Lest you think that this is just a list of my favorite movies from the 80’s and 90’s, I want to assure you that there is a scientific basis to this list. I did exhaustive research on the character of our generation, starting by reading many books on the subject (see Start Here for some examples). I then consulted the US Census Bureau for an analysis of family makeup during the 80’s and 90’s. I then moved on to cross-referencing that data with the top grossing films of that period. I added in statistics from several other proprietary sources (if I told you what they were, they would not be proprietary) and created a massive database of both the cultural values of the time and how these were represented in every major movie produced. It is kinda like the music genome project for Gen X movies. It was hard work.
After months of data gathering I finally started computing the results. I used complex ANOVA (Analysis of Variance) algorithms to make sure that everything was statistically significant. Finally, I ended up with a list of the best Generation X movies ever and I am now ready to share that list with you!
Okay, that’s a bunch of crap. I just picked my favorites and that is what you see below. 🙂
If you don’t agree, put your suggestions in the comments.
- Breakfast Club – John Hughes (boomer) at his best. All the characters are here. The slacker/stoner, good girl, etc… but each is an individual and all are uncomfortable with being part of anything.
- Slacker -Austin was the origin of the “Keep … Weird” bumper sticker, and this movie shows just why that is the case. With so many movies about X focusing on the left and right coasts, this one is a weird and wonderful take on our generations young adulthood.
- Dazed and Confused – If you were a teenager in the 1970’s this one will be almost too painful to watch. The keggers, stoners, jocks and even the bicentennial are all here. Richard Linklater (Boomer) directed this one (he did Slacker as well). Heck, he did “School of Rock” which also represents some great intergenerational ideas (Gen X rebel meets Millennial conformists)
- Singles – This list would be nothing without a film from Cameron Crowe (another Boomer who gets Gen X). Life as a 20 something Gen X’er in the center of it all: Seattle during the Grunge movement. I never much liked Curt Kobain, but everyone else seemed to. Eddie Vedderf Pearl Jam has a role as one of the band members of “Citizen Dick”.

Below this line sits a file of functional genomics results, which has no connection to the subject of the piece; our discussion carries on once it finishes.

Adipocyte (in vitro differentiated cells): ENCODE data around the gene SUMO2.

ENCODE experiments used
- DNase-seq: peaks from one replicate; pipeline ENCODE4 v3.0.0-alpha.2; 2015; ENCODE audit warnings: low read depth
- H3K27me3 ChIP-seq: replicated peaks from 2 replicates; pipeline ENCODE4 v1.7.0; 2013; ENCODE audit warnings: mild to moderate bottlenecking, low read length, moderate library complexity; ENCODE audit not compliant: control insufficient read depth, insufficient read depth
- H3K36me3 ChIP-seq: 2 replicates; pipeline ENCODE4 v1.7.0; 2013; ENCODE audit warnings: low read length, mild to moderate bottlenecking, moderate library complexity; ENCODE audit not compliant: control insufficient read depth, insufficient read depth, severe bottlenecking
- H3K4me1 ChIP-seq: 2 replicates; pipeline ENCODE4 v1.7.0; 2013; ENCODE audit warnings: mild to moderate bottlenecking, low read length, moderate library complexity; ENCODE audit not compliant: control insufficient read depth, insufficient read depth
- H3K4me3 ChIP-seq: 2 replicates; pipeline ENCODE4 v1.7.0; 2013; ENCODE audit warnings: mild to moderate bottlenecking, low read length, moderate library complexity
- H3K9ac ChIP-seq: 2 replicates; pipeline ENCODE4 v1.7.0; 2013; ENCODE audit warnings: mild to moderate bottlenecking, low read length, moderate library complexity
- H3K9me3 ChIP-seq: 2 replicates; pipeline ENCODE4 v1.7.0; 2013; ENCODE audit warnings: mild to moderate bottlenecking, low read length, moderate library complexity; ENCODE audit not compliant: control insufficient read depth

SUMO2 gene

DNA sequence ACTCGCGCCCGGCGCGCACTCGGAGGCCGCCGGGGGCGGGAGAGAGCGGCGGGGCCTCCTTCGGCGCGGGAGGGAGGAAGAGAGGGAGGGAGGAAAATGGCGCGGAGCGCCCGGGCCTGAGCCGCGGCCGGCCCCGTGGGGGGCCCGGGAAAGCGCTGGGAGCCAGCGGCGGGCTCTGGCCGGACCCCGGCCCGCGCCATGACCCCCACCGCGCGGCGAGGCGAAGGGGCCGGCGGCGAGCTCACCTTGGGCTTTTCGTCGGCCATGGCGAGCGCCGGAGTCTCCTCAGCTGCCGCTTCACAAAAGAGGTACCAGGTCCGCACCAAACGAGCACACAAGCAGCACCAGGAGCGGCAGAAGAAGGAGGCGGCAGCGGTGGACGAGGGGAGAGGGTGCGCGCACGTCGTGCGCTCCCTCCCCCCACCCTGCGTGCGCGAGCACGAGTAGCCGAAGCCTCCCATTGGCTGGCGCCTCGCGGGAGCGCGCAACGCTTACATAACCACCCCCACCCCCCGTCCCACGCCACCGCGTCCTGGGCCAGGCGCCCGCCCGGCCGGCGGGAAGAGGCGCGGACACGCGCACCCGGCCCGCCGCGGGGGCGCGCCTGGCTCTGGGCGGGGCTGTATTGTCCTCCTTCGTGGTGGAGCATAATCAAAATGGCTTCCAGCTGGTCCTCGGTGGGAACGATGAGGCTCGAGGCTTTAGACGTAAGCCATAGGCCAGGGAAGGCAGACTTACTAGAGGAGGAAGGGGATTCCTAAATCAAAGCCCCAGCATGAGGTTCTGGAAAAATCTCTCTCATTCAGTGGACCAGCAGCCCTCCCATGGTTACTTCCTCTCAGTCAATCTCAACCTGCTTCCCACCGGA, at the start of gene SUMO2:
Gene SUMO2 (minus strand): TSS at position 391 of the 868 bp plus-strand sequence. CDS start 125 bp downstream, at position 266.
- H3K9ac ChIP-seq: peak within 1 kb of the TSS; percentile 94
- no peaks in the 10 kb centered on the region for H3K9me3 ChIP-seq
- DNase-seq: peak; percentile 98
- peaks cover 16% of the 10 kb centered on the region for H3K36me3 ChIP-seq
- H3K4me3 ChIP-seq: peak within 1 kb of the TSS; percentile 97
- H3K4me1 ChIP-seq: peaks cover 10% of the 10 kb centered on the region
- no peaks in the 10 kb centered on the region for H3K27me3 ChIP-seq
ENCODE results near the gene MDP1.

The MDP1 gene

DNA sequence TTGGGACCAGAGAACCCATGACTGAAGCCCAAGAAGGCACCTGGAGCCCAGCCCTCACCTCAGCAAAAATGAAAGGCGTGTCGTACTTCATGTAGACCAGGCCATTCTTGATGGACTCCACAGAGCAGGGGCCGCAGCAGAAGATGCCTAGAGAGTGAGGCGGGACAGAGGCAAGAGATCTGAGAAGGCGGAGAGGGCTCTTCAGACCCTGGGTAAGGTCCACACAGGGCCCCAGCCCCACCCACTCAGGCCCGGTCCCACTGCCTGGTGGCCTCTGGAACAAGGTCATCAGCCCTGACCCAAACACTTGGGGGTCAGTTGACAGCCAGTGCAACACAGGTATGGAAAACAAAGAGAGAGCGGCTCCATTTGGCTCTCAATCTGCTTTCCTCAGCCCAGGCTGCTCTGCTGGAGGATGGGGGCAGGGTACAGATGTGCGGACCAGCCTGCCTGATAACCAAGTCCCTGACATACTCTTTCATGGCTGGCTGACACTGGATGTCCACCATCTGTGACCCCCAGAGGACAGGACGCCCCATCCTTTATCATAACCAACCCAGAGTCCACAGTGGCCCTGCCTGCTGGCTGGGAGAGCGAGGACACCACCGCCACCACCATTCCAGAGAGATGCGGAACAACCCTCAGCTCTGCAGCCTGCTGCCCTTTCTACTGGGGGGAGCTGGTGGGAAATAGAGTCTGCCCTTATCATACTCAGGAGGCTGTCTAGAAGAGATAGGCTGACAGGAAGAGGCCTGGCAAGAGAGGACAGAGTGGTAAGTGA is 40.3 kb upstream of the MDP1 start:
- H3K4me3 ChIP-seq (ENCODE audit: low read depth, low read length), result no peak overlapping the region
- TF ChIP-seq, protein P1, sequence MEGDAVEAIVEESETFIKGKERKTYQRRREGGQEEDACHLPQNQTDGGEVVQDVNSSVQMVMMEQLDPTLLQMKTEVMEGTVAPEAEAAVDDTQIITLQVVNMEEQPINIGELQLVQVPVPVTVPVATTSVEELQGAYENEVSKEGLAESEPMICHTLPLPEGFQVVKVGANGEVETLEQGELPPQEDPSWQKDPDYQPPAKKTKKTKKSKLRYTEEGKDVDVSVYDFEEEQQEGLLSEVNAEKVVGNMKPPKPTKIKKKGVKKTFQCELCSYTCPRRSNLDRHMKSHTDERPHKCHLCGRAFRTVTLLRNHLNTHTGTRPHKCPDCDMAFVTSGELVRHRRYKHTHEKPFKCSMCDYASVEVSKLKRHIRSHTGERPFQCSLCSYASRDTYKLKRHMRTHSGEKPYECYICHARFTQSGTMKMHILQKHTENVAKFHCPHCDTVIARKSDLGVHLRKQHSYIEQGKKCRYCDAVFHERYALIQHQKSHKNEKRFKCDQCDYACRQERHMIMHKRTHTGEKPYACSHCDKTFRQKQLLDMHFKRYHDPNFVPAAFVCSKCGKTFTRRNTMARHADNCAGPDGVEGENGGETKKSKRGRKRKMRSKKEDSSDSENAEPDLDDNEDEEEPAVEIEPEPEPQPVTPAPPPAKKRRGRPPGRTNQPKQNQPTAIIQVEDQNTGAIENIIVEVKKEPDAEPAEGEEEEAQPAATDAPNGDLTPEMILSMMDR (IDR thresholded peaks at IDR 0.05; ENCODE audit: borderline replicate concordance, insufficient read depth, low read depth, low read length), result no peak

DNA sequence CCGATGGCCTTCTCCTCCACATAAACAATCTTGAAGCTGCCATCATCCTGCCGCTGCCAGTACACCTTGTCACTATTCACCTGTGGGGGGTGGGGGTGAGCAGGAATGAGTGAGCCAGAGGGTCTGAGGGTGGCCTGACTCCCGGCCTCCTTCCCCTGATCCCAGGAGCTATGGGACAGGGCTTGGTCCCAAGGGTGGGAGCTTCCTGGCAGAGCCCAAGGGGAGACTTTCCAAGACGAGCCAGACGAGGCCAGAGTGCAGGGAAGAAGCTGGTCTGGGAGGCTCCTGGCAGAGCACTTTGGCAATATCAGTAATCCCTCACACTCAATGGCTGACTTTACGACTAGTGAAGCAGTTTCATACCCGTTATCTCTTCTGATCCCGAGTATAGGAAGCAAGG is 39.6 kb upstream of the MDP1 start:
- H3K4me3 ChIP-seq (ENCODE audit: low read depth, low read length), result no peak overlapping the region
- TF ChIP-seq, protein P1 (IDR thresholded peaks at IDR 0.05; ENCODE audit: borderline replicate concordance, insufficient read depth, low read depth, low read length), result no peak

- Risky Business – Paul Brickman (Boomer) directs this breakout vehicle for Tom Cruise and defines the “Get what you can, whatever it takes” character of Generation X. This movie helped reinforce the image of Generation X as slick marketers with absent parents.
- Reality Bites – Ben Stiller (A Gen X’er) directed a great slice of the challenging young adulthood faced by our generation. The story weaves failed dreams, selling out and making a life on your own.
- Wayne’s World – Before there was Youtube there was local-access cable. Although it would be easy to pass this one off as just silly comedy, the characters are definitely the sort of successful slackers that Gen X loves.
- Ferris Bueller’s Day Off – Okay, I realize this is the second John Hughes film on the list, but the guy really gets Generation X. I wished I could be Ferris and I am not even sure why! He just seemed to make things great wherever he went.
- Fight Club – the book was written by an X’er (Chuck Palahniuk) and it definitely has the feel of the nihilistic world that is unraveling. The closest thing these guys get to community is kicking the crap out of each other.
- Heathers – Mean spirited, tough, independent. The in crowd was small in my day, and Heathers spoke to that very well. Christian Slater was unforgettable with his Jack Nicholson impressions in this one.
- Clerks – Ultra-slacker film by the ultra-slacker bunch. I think this one represents X’ers well because of the way it was made. They put the production costs on a credit card and filmed it all with a few buddies. No big studios to help and a “fuck it, who cares” attitude. If that is not Gen X in action, I don’t know what is!
Yeah, I know, that’s more than ten. Well, this list goes to 11.
What do you think? Agree? Disagree? Put your angst, rants and raves in the comments below. If you are not Generation X (born 1961-1981) you can still voice an opinion (but it doesn’t mean I will listen) 🙂